I'm happy to report that a collaborative project from Penn is now published, spearheaded by Phil Cook. In this paper we explored combining approaches in order to relate individual differences in gray and white matter to behavioral performance. Phil implemented two core steps in a group of participants that included frontotemporal dementia (FTD) patients and healthy older adults. For each participant we had T1- and diffusion-weighted structural images, providing cortical thickness and fractional anisotropy (FA) measurements. We also had a set of behavioral measures that included category fluency ("Name as many animals as you can in 30 seconds") and letter fluency ("Say as many words beginning with the letter F as you can in 30 seconds").
Phil first used eigenanatomy in order to define regions of interest (ROIs) for the gray matter images. Eigenanatomy is a dimensionality reduction scheme that identifies voxels that covary across individuals; ROIs are chosen that can maximally explain variance in the dataset.
The second step is my favorite aspect of this work, and can be implemented regardless of how ROIs are defined. Phil used a model selection procedure implemented in R to assess which combination of ROIs best predicted behavior. He used a combination of cross-validation and AIC to evaluate what predictors performed best. The elegant thing about this approach is that it incorporates both gray matter and white matter predictors in the same framework; thus, the model selection procedure can tell you whether gray matter alone, white matter alone, or some combination best explain the behavioral data.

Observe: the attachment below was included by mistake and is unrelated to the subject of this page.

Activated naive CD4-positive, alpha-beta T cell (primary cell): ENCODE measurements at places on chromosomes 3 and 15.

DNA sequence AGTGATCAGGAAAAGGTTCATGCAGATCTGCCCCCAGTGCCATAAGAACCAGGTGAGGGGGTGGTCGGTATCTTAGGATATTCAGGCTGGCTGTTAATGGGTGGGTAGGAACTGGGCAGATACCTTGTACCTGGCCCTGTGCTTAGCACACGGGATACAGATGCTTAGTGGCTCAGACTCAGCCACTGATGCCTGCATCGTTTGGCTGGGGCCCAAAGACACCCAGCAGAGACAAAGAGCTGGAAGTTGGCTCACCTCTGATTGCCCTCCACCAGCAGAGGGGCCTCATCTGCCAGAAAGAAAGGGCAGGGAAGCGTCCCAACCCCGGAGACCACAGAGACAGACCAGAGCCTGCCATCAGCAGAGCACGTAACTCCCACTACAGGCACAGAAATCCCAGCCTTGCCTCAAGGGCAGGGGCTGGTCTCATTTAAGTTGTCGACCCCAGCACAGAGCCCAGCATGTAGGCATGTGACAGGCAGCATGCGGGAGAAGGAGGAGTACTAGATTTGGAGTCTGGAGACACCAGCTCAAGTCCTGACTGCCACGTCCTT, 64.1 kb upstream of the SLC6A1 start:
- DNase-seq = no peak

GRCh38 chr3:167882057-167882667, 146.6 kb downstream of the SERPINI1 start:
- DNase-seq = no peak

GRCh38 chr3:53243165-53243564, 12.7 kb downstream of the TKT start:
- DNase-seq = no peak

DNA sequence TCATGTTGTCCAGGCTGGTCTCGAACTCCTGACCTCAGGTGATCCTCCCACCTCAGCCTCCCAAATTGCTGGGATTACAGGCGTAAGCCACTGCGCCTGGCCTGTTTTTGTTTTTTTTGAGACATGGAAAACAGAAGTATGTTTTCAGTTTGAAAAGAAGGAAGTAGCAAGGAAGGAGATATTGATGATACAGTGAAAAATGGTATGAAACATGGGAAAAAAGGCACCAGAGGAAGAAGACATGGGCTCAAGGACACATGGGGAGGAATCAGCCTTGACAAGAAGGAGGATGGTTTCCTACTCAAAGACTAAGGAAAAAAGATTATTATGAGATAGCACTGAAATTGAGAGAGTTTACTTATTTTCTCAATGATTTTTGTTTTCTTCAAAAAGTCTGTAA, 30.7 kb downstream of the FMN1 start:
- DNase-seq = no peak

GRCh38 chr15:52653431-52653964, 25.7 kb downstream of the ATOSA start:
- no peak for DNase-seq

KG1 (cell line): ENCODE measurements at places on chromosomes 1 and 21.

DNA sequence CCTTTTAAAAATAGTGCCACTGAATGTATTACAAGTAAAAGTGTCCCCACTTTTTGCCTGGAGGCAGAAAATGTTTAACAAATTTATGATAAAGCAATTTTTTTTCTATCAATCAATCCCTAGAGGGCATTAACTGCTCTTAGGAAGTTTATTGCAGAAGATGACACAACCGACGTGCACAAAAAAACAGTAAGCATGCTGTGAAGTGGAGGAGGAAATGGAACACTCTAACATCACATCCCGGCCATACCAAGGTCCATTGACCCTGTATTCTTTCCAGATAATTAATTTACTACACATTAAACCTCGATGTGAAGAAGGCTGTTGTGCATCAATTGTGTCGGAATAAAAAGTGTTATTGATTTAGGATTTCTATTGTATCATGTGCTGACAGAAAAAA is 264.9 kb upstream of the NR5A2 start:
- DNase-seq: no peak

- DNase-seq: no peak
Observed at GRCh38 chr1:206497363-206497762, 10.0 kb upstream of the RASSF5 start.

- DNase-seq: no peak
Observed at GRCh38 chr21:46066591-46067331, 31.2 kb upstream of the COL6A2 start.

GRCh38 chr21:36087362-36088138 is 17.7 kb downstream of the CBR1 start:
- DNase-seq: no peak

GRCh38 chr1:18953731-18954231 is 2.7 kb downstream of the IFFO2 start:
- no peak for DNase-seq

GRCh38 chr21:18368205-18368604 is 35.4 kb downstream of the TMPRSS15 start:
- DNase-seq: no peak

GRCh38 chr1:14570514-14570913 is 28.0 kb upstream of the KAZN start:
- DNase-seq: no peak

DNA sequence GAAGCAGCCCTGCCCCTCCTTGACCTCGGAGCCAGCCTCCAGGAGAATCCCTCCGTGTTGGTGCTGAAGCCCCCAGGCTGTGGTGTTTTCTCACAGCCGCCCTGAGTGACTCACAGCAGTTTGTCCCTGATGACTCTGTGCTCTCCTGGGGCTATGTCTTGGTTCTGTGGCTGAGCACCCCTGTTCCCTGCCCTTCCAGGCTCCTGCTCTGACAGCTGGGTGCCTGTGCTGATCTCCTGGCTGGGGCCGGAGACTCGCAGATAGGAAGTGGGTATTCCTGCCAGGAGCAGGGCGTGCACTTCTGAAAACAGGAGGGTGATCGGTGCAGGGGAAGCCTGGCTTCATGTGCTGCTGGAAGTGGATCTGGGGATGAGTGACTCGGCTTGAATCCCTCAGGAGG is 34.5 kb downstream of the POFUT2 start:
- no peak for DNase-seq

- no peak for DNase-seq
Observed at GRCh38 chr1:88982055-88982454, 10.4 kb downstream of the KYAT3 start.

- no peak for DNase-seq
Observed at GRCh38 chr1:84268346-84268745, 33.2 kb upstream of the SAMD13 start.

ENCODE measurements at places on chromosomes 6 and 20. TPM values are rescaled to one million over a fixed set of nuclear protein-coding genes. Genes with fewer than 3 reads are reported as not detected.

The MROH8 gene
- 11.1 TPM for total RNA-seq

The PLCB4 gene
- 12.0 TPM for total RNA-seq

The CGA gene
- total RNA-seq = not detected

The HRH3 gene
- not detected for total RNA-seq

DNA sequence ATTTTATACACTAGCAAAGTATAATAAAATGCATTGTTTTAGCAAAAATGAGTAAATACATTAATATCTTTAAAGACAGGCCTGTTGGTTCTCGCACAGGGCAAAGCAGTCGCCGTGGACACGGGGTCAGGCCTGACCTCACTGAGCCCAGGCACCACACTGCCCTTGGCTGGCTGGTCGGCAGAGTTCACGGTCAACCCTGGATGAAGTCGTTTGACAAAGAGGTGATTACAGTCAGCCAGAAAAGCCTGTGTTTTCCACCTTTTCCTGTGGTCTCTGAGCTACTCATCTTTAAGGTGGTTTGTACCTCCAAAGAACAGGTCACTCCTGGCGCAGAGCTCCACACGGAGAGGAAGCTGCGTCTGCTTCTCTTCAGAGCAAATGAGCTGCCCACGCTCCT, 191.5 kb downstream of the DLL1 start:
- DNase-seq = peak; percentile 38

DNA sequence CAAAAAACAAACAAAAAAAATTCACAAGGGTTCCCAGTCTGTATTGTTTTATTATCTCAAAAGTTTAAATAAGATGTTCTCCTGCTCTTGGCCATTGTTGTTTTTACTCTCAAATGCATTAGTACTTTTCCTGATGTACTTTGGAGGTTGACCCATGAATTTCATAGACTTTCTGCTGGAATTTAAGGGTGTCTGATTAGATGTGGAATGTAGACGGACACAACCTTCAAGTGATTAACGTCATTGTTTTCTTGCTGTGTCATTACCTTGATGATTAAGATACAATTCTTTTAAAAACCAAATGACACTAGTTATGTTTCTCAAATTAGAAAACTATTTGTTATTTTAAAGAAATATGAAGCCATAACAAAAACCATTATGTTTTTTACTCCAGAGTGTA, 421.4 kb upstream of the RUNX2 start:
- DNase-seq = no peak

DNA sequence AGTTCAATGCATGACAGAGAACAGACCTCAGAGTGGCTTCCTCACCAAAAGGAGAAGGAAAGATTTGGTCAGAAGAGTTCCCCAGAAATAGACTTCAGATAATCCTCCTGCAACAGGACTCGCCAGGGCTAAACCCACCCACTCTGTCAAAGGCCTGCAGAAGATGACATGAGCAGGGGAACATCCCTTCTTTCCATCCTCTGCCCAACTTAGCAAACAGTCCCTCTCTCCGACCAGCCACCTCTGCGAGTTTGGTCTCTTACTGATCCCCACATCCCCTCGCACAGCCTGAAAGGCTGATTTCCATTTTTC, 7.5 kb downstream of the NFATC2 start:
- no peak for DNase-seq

Perhaps not surprisingly, combining gray matter and white matter was consistently better than using either modality alone, as one might expect from a cortical system comprised of multiple regions connected with white matter tracts. It is encouraging that the regions identified are sensible in the context of semantic storage and retrieval during category fluency.
More importantly, the approach that Phil put together tackles the larger problem of how to combine data from multiple modalities in a quantitative, model-driven approach. I hope that we see more studies that follow a similar approach.
Cook PA, McMillan CT, Avants BB, Peelle JE, Gee JC, Grossman M (2014) Relating brain anatomy and cognitive ability using a multivariate multimodal framework. NeuroImage 99:477-486. doi:10.1016/j.neuroimage.2014.05.008 (PDF)